Trouw Nutrition hosts opening of Poultry Nutrition and Health Unit

Research focuses on supporting flock health and performance without antibiotics
calendar icon 20 September 2021
clock icon 7 minute read

The event convened customers, stakeholders from research and development, academia and poultry farming to virtually tour the new unit and learn about strategies to reduce the use of antibiotics in poultry production.

Research unit spotlights versatility, innovation, and transparency

The latest addition to the Trouw Nutrition Poultry Research Centre, the Poultry Nutrition and Health Unit, features four study rooms equipped to conduct different studies simultaneously. Researchers can replicate climate and environmental conditions such as humidity, temperature and stocking density to simulate production environments around the globe.

Each study room in the facility can accommodate 48 pens that can be adjusted to reflect different stocking densities. Seven water reservoirs per room allow researchers to randomize different water treatments. Digestibility and bioavailability cages facilitate precision nutrition research, including how tailoring ingredients can influence feed intake, nutrient bioavailability, and feed conversion ratios.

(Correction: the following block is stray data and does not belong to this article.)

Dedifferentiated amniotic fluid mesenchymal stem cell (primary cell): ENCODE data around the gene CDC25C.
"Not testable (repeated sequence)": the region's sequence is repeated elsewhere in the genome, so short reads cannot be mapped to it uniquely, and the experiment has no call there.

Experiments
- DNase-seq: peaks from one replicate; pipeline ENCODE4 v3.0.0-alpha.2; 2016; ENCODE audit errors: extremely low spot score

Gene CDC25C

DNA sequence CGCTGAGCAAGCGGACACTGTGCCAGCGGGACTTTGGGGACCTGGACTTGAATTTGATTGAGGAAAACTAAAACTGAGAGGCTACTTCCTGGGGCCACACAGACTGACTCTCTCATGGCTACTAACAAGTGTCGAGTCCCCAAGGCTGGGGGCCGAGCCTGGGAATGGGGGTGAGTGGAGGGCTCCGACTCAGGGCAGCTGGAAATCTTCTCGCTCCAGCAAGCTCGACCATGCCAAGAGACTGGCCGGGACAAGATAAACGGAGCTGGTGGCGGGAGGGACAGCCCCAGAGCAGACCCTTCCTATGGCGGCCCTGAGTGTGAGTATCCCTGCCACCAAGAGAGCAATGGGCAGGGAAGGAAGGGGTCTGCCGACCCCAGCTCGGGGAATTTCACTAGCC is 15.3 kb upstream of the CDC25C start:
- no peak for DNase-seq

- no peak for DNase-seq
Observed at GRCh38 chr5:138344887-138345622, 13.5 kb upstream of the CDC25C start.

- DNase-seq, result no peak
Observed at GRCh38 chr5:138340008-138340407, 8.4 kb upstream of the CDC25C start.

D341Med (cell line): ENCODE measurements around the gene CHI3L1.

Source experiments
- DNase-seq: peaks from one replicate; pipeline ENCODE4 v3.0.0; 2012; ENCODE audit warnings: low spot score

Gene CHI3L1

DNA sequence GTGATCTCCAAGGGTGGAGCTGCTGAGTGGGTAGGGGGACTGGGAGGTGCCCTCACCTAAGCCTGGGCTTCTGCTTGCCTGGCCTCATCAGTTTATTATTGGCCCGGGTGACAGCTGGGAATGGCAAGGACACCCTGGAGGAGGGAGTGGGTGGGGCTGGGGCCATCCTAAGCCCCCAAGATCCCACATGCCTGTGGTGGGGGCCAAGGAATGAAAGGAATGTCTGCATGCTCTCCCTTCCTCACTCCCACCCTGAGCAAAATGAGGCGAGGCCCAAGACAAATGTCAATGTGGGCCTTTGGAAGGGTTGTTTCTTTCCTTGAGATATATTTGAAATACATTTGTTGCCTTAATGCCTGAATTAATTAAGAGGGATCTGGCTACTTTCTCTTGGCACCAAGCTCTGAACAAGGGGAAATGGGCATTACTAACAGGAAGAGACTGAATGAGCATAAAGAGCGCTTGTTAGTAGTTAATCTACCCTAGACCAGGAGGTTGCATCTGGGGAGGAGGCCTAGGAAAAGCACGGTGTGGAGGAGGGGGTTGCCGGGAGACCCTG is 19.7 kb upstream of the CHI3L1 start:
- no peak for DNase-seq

Microbiological technologies and data analysis support research at the facility. For example, scientists can combine molecular biology techniques such as PCR with traditional culture methods and then conduct additional analyses in context with flock performance data. The resulting insights assist researchers in standardizing animal models that improve understanding of poultry health concerns including malabsorption syndrome, Salmonella, Campylobacter, and dysbacteriosis. The facility is equipped to manage studies ranging from routine trials evaluating animal performance and carcass quality for meat processing to highly complex research reflecting challenging intestinal conditions and diverse production schemes.